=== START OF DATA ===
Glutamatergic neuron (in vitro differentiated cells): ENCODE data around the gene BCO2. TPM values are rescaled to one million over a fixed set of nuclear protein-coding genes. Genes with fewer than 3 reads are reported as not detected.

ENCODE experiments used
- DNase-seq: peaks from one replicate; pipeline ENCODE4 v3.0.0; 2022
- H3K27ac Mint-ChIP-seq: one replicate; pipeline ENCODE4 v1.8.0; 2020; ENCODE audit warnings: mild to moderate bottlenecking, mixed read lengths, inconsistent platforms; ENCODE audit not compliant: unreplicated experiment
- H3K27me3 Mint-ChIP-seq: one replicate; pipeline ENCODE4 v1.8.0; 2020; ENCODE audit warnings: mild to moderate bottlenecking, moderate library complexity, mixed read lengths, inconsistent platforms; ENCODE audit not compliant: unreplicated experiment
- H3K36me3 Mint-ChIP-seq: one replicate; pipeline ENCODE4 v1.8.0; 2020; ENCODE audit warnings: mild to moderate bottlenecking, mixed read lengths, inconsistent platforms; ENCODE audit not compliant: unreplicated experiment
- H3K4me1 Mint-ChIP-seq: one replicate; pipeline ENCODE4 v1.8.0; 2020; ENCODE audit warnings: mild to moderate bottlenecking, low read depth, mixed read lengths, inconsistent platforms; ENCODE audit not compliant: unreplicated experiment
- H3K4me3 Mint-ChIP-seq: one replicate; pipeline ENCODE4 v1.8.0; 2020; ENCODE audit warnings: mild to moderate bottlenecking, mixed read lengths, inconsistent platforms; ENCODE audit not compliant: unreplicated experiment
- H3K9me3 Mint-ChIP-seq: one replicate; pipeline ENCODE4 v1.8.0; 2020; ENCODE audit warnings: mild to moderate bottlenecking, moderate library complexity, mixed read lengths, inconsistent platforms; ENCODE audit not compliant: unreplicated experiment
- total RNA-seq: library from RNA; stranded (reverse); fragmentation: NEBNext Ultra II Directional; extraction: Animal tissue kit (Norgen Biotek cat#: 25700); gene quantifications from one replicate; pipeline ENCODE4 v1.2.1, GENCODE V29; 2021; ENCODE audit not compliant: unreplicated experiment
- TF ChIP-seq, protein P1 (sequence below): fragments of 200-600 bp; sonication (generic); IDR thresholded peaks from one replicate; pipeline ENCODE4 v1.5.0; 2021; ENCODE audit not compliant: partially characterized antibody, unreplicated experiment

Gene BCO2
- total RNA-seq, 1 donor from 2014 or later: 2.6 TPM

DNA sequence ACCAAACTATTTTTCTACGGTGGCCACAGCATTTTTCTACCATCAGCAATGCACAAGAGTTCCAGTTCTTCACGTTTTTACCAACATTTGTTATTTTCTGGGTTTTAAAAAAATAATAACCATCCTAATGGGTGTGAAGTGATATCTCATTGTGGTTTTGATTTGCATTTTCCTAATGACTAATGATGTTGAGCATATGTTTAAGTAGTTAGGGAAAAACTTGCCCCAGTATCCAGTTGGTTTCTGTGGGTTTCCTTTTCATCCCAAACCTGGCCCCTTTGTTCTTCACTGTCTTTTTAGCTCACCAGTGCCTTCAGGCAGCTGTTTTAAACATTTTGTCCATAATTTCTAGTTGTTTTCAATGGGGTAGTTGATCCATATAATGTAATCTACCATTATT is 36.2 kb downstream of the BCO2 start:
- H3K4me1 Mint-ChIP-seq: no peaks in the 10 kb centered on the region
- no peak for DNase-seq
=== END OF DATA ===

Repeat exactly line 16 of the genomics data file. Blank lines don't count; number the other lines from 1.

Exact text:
- no peak for DNase-seq